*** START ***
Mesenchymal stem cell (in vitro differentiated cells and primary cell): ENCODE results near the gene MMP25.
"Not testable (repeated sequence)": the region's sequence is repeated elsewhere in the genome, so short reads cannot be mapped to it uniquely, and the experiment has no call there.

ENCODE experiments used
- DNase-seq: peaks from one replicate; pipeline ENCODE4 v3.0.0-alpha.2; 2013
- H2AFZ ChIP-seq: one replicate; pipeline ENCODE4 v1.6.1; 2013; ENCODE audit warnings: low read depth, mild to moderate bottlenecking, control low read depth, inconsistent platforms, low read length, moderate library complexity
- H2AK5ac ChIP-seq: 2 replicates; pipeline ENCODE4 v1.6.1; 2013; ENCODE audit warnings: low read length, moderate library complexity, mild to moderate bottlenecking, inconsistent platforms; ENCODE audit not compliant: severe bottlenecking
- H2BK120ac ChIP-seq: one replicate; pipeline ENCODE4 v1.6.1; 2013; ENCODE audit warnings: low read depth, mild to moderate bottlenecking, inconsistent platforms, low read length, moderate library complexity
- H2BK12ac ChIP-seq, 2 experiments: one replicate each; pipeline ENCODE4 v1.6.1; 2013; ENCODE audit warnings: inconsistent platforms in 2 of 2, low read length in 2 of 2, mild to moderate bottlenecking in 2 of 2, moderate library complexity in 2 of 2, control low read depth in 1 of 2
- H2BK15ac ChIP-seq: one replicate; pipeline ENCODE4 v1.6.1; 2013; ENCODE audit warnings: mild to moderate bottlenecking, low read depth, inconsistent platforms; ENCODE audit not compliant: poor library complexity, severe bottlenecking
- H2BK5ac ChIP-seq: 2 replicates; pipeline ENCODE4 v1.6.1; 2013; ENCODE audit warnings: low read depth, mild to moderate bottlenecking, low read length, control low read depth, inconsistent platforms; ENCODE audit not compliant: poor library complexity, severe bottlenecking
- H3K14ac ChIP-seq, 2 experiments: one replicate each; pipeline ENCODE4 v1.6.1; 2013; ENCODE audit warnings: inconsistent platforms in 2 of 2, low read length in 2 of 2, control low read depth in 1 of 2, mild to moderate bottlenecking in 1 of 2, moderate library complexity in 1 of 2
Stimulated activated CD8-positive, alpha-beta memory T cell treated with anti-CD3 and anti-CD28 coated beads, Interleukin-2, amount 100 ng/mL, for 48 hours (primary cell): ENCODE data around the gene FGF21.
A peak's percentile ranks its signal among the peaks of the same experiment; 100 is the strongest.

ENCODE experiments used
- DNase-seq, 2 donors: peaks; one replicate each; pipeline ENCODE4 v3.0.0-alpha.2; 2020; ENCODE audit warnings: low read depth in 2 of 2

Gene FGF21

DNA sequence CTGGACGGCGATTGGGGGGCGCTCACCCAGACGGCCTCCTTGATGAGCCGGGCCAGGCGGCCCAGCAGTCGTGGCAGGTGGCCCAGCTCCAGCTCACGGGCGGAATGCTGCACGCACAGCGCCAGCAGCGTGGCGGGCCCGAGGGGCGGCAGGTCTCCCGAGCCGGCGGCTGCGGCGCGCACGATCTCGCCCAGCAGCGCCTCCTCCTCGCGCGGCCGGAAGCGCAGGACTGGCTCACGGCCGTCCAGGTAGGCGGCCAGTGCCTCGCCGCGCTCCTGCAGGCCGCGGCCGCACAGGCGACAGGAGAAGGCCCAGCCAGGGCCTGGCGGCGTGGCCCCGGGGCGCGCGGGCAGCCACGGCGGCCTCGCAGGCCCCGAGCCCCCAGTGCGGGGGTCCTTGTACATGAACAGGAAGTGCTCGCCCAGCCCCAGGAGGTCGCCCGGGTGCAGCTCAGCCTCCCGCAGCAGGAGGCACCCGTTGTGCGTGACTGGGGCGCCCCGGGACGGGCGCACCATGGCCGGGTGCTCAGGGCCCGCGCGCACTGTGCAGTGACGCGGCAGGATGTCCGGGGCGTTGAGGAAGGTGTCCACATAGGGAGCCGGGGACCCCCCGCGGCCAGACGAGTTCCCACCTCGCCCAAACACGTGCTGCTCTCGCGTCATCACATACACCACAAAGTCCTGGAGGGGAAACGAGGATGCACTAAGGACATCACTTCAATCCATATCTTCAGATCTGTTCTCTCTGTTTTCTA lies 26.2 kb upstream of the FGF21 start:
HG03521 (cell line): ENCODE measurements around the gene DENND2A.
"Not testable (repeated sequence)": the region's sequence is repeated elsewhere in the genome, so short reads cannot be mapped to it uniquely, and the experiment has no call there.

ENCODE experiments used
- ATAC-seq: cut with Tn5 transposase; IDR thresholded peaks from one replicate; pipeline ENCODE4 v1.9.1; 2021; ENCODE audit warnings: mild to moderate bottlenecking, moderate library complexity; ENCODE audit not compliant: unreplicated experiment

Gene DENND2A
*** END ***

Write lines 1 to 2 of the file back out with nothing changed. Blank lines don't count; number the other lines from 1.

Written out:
Mesenchymal stem cell (in vitro differentiated cells and primary cell): ENCODE results near the gene MMP25.
"Not testable (repeated sequence)": the region's sequence is repeated elsewhere in the genome, so short reads cannot be mapped to it uniquely, and the experiment has no call there.